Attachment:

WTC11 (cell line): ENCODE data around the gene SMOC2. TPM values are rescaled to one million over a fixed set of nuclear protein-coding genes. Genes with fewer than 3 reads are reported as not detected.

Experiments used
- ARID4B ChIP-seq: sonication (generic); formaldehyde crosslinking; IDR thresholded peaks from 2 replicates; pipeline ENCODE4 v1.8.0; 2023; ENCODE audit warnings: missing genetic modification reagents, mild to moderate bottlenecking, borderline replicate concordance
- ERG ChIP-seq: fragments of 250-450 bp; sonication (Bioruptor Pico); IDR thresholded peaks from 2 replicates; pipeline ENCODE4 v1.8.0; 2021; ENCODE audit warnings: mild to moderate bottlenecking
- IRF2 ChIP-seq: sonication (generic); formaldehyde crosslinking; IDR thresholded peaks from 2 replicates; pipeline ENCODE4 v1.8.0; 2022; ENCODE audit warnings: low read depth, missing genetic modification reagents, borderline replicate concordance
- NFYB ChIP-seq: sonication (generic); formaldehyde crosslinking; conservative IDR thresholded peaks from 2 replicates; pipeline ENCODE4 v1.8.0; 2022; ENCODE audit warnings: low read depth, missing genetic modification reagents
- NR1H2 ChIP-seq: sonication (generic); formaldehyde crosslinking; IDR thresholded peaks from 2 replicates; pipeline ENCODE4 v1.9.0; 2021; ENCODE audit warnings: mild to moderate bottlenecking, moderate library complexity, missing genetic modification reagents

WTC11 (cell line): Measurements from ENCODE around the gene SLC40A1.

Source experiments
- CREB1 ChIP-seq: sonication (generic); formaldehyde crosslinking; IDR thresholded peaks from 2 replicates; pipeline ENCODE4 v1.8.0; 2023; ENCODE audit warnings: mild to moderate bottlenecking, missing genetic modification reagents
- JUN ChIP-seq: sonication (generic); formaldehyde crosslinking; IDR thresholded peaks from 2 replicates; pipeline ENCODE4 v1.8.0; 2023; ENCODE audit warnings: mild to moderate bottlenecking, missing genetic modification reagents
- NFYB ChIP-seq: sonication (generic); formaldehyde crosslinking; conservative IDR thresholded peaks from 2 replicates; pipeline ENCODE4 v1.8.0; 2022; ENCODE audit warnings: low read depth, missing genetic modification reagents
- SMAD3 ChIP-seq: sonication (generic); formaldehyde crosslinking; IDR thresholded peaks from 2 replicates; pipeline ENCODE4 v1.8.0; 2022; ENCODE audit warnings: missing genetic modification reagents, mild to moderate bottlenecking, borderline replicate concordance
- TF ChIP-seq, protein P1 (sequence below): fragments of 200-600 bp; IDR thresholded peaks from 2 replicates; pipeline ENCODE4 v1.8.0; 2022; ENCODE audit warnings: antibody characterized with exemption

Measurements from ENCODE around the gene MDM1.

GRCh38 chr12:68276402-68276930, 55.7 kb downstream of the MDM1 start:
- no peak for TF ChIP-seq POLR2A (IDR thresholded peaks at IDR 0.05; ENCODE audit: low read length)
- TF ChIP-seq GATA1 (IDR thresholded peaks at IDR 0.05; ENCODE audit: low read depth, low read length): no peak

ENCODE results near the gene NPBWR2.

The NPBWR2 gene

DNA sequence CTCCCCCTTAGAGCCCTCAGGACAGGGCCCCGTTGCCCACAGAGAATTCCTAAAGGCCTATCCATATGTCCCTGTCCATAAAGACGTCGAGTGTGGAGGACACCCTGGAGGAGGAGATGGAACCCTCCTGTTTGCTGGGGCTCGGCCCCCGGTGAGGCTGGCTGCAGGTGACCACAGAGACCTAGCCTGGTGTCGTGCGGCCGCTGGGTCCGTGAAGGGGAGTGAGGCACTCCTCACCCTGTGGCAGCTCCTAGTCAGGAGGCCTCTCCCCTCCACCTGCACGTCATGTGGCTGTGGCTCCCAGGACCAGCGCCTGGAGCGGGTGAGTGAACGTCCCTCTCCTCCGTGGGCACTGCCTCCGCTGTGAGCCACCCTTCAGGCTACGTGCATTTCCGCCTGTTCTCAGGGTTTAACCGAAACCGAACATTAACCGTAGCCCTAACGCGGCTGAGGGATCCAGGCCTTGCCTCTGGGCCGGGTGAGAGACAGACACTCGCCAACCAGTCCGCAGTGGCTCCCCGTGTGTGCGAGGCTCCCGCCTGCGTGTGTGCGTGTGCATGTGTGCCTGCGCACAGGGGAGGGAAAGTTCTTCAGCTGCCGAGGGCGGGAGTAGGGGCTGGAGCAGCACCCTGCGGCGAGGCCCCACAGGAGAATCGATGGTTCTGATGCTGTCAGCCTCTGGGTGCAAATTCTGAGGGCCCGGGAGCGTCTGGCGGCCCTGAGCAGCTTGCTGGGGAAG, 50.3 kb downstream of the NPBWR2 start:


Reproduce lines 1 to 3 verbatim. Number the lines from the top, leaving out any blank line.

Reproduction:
WTC11 (cell line): ENCODE data around the gene SMOC2. TPM values are rescaled to one million over a fixed set of nuclear protein-coding genes. Genes with fewer than 3 reads are reported as not detected.

Experiments used
- ARID4B ChIP-seq: sonication (generic); formaldehyde crosslinking; IDR thresholded peaks from 2 replicates; pipeline ENCODE4 v1.8.0; 2023; ENCODE audit warnings: missing genetic modification reagents, mild to moderate bottlenecking, borderline replicate concordance